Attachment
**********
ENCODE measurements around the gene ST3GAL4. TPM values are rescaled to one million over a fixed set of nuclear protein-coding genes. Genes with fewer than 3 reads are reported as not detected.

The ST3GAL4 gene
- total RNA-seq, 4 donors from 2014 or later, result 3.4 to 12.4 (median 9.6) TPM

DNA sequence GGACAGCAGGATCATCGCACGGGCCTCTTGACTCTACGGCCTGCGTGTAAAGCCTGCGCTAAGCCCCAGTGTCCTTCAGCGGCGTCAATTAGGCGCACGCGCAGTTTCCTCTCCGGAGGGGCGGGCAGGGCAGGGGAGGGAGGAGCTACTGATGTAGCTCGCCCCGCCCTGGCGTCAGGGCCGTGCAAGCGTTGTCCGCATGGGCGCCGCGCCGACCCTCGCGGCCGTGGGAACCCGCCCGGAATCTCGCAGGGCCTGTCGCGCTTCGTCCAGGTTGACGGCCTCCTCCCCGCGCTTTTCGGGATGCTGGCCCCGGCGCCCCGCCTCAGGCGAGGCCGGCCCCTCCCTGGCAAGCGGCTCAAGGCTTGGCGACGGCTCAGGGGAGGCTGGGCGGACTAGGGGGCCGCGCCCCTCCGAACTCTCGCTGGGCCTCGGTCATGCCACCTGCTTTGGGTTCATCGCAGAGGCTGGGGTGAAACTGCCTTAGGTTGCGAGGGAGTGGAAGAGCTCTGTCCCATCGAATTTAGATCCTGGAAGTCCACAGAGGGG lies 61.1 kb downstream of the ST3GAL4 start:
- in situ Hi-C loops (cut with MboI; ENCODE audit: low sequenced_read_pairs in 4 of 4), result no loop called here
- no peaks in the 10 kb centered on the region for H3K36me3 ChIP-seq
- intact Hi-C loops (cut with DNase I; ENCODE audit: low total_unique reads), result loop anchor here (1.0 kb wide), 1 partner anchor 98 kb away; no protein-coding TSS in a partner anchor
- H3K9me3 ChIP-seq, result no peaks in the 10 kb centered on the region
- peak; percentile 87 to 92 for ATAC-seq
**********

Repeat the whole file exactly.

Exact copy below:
ENCODE measurements around the gene ST3GAL4. TPM values are rescaled to one million over a fixed set of nuclear protein-coding genes. Genes with fewer than 3 reads are reported as not detected.

The ST3GAL4 gene
- total RNA-seq, 4 donors from 2014 or later, result 3.4 to 12.4 (median 9.6) TPM

DNA sequence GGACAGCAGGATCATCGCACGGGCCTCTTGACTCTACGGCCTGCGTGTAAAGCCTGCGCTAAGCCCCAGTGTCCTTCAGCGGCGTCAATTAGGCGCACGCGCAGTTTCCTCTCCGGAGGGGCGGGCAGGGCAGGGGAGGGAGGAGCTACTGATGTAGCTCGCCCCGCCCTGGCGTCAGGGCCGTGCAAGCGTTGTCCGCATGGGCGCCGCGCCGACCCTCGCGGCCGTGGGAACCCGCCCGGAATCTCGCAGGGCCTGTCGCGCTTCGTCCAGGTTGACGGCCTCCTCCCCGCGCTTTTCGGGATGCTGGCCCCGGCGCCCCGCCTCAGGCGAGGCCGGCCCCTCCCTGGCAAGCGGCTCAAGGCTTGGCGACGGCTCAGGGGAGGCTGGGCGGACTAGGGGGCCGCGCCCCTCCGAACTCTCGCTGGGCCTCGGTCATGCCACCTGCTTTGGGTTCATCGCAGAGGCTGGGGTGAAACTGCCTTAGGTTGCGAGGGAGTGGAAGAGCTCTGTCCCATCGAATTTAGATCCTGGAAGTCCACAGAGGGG lies 61.1 kb downstream of the ST3GAL4 start:
- in situ Hi-C loops (cut with MboI; ENCODE audit: low sequenced_read_pairs in 4 of 4), result no loop called here
- no peaks in the 10 kb centered on the region for H3K36me3 ChIP-seq
- intact Hi-C loops (cut with DNase I; ENCODE audit: low total_unique reads), result loop anchor here (1.0 kb wide), 1 partner anchor 98 kb away; no protein-coding TSS in a partner anchor
- H3K9me3 ChIP-seq, result no peaks in the 10 kb centered on the region
- peak; percentile 87 to 92 for ATAC-seq